BRAGGS — It is, quite literally, the only game in town — or for that matter, the county.

Nineteen boats hit the water Saturday in the weekly Greenleaf Lunker Club jackpot tournament — a typical turnout in conditions markedly better than last week’s rain.

The conditions that didn’t hamper things — the coronavirus pandemic.

On Greenleaf Lake — or any waterway — social distancing is not an issue on the wide-open waters with a two-seat bass boat.

“Fishermen are a different breed,” said Michael Daily, who runs the tournaments.

John Murray of Fort Gibson had to do most of his work with one arm. He had a shoulder in a sling after shoulder replacement surgery.

“If you’re going to get it, you’re going to get it,” he said. “From what I’ve studied on it a lot more people have died from the flu than the coronavirus, so I’m not going to quit living because someone puts another different virus out there.”

As for the fishing? “Tough,” he said. “We had 8 1/2 pounds. My son lost a 5-pounder that probably cost us. That’s why they call it fishing, not catching.”

Tyler Wood of Pryor and Drake Lumpkin of Fort Gibson teamed up to win the event Saturday. Their total catch, 15 pounds, 8 ounces.

“Terrible, muddy and cold (early),” said Wood.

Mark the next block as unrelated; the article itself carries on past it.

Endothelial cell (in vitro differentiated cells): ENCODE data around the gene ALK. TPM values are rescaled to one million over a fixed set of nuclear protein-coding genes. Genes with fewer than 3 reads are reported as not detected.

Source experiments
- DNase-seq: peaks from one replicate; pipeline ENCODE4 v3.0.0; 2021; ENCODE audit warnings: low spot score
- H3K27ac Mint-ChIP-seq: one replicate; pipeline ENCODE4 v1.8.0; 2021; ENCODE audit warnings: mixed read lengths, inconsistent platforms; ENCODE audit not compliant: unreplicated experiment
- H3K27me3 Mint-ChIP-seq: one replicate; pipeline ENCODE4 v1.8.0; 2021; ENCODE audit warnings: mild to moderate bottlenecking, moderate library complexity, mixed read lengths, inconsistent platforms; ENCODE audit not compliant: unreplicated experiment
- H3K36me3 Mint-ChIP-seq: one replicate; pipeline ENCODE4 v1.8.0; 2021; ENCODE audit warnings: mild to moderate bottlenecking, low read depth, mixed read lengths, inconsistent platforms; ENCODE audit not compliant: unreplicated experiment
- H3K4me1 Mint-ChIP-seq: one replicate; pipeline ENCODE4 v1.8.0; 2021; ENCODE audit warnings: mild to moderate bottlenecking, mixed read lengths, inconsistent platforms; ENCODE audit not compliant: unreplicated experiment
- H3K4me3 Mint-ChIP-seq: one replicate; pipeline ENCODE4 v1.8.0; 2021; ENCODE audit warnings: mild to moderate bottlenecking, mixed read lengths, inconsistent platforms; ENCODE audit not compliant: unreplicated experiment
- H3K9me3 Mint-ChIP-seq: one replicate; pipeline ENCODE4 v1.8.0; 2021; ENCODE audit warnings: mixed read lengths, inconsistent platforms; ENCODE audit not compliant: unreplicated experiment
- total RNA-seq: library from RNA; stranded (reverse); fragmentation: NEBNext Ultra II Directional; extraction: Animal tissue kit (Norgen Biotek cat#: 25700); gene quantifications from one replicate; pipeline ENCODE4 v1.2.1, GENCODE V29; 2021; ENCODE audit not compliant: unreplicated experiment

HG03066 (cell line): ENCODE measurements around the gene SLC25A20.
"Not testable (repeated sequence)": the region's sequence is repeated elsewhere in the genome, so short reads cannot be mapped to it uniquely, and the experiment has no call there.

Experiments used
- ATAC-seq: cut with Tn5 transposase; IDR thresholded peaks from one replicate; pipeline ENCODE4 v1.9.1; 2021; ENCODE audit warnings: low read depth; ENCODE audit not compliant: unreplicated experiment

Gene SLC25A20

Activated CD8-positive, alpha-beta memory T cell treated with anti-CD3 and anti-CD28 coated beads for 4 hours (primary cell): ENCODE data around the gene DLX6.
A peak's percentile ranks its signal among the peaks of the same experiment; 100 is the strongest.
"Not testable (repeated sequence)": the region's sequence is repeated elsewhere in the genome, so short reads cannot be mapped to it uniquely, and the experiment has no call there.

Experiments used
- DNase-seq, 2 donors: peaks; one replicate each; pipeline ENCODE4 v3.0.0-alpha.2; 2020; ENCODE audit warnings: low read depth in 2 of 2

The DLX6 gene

But worth it. 

“It’s fishing,” he said. 

And cheap. The plunge in gas prices has shaved the cost of a typical tournament and fuel, which amounts to about $60 if divided, said Troy Whitney, who fishes with Daily.

“It definitely helps out with gas prices being lower,” Whitney said.

Moreover, it’s something to do when there’s not just anything to do — although in Wood and Lumpkins’ case, they are active in other tournaments — like the Bass Fishing League   circuit.

“Not worried at all out here. Just doing what we love,” Lumpkin said.

Steve McEver of Sallisaw, another competitor and a nurse in the emergency room for Northeastern Health Systems, had no qualms about being here — a respite from being on the front line of the battle.

“I would say if you’re definitely going to be outside there’s not many places to be more isolated than at a bass tournament,” he said. “You and the other person in the middle of nowhere, I’d say you are a lot less at risk than being in an arena somewhere.”

At work, things have certainly changed.

“We’ve always had contact precautions in place,” McEver said.  In general I would say it’s just kind of tightened up things as far as the way isolation methods and things like that are being put to use in routine daily activity rather than waiting for a case to come through. Now we’re taking that precaution for everyone.”

Cost is $40 per boat, with a four-fish limit. Payback is 100 percent with payouts for every seven boats plus big fish. 

More information at Greenleaf Lunker Club on Facebook.

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